European Court's judgment now available in English
On 10 December 2015, the Court of Justice of the European Union annulled the EU-Morocco agricultural agreement in so far as it applies to Western Sahara. The entire text of the judgment is now also available in English.
As recognized by the EU Council itself (point. 81:“no EU institution had ever recognised, de facto or de jure, Moroccan sovereignty over Western Sahara”), the Court of Justice of the European Union (CJEU) confirms that “the sovereignty of the Kingdom of Morocco over Western Sahara is not recognised by the European Union or its Member States, or more generally by the UN”(point. 241). It further states that Western Sahara “is not included in the recognised international frontiers of [Morocco] (point 232), and “that the Kingdom of Morocco does not have any mandate granted by the UN or by another international body for the administration of [Western Sahara]” (point 233).
The CJEU decision echoes the 4 July 2014 Decision of Spain's High Court, the Audiencia Nacional which confirms that Spain, not Morocco, is the administering power over Western Sahara, and that the "territory cannot be considered Moroccan". The Judgment literally states that 1975 Madrid Agreement partitioning the then Spanish Sahara to Morocco and Mauritania in 1975, is "null and without legal effect". Read the official English translation of the Audiencia Nacional's Judgment here.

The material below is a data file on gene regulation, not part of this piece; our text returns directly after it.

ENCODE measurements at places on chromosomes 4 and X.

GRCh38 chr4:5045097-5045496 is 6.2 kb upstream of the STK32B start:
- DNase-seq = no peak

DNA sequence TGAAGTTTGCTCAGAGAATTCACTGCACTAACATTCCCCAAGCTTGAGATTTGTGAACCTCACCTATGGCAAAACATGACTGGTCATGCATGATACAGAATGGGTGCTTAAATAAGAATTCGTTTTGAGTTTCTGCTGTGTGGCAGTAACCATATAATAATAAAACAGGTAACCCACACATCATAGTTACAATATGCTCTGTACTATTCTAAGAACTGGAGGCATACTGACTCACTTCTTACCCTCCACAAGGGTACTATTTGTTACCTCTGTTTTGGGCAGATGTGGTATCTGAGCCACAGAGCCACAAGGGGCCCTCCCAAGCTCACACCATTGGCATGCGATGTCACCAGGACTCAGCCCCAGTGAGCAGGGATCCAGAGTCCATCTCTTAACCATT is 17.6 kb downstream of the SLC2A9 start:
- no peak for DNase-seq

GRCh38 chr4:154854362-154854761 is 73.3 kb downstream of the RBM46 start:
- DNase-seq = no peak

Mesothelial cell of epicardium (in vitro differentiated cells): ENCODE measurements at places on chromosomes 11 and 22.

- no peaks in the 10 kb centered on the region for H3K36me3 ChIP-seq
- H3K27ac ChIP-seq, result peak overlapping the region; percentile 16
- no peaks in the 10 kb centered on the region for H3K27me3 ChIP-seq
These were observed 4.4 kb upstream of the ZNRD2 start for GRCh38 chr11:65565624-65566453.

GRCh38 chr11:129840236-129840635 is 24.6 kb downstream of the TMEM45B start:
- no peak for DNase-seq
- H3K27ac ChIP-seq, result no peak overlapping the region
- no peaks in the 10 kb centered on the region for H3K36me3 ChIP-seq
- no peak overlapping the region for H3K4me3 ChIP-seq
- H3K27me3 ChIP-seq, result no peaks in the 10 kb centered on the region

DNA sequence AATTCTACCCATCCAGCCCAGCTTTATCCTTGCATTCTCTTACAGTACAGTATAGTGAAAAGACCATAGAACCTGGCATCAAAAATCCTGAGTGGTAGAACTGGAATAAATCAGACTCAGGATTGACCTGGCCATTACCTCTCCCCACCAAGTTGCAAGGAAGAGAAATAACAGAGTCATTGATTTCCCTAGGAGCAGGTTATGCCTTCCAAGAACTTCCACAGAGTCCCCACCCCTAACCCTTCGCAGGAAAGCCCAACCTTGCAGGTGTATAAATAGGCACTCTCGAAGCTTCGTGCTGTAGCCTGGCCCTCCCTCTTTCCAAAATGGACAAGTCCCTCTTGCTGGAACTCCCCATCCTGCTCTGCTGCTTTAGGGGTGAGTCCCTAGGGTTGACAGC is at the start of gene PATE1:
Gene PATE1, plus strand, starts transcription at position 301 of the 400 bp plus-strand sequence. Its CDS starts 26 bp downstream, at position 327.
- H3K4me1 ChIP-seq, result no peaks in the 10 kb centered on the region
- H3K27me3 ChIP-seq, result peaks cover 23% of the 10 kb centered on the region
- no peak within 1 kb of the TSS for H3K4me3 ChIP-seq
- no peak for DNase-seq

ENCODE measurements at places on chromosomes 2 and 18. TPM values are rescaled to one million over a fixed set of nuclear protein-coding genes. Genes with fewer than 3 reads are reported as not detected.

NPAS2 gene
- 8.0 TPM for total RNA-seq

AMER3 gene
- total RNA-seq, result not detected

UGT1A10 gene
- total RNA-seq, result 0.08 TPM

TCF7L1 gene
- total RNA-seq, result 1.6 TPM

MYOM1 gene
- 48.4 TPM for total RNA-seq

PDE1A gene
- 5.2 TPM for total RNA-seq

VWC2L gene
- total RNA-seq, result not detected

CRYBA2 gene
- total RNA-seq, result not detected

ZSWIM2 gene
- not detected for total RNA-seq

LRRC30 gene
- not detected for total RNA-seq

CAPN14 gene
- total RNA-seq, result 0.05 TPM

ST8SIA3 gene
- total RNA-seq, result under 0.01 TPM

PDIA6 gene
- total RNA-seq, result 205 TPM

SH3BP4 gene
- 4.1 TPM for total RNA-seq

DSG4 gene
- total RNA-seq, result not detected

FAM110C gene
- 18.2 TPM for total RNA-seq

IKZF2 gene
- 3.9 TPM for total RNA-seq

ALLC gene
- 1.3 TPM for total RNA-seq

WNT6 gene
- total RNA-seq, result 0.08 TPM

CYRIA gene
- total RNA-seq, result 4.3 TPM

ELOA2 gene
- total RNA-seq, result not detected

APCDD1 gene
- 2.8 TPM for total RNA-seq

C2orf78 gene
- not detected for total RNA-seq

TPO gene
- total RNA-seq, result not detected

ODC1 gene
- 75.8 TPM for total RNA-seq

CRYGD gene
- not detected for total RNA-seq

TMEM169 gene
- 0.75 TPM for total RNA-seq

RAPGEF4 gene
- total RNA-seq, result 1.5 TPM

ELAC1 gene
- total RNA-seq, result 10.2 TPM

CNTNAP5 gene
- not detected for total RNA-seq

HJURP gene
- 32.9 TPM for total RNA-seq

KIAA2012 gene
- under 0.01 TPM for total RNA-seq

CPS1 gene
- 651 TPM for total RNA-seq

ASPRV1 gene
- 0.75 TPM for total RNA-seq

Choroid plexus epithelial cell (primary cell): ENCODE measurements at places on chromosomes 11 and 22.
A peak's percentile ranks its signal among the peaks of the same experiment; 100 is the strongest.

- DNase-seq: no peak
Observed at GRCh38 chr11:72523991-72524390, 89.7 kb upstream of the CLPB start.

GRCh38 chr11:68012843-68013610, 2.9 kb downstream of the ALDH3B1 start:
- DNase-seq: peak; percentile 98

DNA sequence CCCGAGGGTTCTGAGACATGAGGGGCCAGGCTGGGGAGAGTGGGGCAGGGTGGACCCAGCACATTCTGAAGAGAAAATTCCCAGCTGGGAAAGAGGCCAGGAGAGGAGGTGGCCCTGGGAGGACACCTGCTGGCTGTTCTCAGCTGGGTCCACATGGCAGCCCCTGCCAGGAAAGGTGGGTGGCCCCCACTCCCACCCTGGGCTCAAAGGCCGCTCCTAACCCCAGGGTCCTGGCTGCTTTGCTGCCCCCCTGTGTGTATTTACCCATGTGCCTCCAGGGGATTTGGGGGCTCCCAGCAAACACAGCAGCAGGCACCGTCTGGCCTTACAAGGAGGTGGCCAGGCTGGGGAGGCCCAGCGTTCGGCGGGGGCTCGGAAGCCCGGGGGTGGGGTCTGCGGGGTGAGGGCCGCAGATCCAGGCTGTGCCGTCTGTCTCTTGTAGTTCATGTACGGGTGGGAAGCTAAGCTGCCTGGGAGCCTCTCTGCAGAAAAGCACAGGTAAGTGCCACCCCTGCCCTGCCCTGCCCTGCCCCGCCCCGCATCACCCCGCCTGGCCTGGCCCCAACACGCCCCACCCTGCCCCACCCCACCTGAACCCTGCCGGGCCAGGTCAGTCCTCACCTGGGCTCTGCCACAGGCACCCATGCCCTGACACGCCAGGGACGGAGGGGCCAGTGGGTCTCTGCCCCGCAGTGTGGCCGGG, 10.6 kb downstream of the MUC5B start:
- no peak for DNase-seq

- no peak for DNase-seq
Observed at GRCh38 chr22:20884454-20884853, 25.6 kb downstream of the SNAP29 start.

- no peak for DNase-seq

All these findings confirm that, despite 40 years of illegal occupation and the failure of Spain to fulfill its mandate, the principles laid down by the International Court of Justice in its 1975 Advisory Opinion on Western Sahara remain unchanged: Morocco has no sovereignty over Western Sahara and the Saharawi people must be free to exercise their right to self-determination.
Morocco occupies the major part of its neighbouring country, Western Sahara. Entering into business deals with Moroccan companies or authorities in the occupied territories gives an impression of political legitimacy to the occupation. It also gives job opportunities to Moroccan settlers and income to the Moroccan government. Western Sahara Resource Watch demands foreign companies leave Western Sahara until a solution to the conflict is found.
It's not easy keeping up with all the different legal proceedings relating to Western Sahara. For the sake of clarity, here's an overview of the five different cases at the Court of Justice of the European Union.